Lost in the furor over what Moscow did or did not do, and what effects it did or did not have, is the broader question of what this incident says about Russian intentions and aims. Just how unusual was it for great powers to interfere in a democracy’s electoral processes, and just how outraged should Americans be by the alleged activities?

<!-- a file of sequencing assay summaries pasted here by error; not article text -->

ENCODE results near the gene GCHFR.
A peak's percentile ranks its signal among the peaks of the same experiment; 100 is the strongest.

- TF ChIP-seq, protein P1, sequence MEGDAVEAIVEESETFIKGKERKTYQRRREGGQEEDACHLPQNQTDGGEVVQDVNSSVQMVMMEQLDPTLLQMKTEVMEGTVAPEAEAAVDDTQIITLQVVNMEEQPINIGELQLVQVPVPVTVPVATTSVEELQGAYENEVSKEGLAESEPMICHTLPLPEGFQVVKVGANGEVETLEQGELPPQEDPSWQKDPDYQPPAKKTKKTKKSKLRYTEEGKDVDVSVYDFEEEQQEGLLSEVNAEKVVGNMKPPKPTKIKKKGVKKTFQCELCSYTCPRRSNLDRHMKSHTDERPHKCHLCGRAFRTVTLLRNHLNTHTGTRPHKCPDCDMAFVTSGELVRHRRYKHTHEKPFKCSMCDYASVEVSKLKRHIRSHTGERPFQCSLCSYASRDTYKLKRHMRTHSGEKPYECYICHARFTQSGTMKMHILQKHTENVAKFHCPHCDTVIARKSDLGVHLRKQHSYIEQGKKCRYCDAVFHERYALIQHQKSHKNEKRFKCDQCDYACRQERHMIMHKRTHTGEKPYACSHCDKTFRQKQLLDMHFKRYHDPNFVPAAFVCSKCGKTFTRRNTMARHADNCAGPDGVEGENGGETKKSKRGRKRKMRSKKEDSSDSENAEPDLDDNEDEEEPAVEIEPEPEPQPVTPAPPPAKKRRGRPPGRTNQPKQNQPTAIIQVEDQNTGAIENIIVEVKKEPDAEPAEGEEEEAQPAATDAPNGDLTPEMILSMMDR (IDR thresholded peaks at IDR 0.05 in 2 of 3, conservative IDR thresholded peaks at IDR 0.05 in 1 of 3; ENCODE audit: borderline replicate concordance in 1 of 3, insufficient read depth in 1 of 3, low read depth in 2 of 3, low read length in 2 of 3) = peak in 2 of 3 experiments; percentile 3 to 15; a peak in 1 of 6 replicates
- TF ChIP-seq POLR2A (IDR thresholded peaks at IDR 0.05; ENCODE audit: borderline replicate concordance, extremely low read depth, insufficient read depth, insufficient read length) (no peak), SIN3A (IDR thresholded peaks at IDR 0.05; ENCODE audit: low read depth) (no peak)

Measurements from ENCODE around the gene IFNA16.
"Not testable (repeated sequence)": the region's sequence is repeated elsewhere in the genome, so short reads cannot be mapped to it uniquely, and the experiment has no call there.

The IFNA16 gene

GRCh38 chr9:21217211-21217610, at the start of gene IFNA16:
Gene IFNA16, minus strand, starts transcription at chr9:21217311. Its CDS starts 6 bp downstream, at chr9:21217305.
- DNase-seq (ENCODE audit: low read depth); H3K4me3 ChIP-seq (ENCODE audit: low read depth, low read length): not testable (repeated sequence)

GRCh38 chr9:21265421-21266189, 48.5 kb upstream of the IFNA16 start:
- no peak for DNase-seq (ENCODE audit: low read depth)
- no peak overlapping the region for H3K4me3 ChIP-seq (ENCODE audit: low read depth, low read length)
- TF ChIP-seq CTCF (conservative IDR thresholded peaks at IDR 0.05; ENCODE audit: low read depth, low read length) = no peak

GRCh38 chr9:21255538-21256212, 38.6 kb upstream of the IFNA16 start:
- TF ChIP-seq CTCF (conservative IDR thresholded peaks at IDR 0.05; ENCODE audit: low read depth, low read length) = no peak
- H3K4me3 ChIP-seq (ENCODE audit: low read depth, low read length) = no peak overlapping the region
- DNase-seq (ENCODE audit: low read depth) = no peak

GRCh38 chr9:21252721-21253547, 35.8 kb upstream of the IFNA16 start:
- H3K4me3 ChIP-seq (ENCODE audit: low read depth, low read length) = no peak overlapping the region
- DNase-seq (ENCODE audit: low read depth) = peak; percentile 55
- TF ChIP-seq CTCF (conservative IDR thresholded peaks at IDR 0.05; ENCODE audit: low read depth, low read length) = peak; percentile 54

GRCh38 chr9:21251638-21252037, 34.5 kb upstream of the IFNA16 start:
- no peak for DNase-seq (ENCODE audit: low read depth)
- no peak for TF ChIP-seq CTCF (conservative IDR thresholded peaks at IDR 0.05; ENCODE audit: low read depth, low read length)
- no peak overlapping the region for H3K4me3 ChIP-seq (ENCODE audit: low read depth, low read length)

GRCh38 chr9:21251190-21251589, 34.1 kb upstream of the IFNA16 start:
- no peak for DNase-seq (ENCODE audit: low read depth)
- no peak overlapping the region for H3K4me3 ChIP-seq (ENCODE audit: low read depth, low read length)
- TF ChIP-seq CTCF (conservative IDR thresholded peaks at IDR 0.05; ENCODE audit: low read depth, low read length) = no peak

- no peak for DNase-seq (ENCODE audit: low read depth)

Sheila Jasanoff is Pforzheimer Professor of Science and Technology Studies at Harvard University's John F. Kennedy School of Government. She has held academic positions at Cornell, Yale, Oxford, and Kyoto. At Cornell, she founded and chaired the Department of Science and Technology Studies. She has also been a Leverhulme Visiting Professor at Cambridge, Fellow at the Berlin Institute for Advanced Study, and Resident Scholar at the Rockefeller Foundation's Bellagio study center. Her research concerns the role of science and technology in the law, politics, and public policy of modern democracies, with a particular focus on the challenges of globalization. She has written and lectured widely on problems of environmental regulation, risk management, and biotechnology in the United States, Europe, and India. Her books include Controlling Chemicals (1985), The Fifth Branch (1990), Science at the Bar (1995), and Designs on Nature (2005). Jasanoff has served on the Board of Directors of the American Association for the Advancement of Science and as President of the Society for Social Studies of Science.Last Updated: Jan 6, 2017, 12:57pm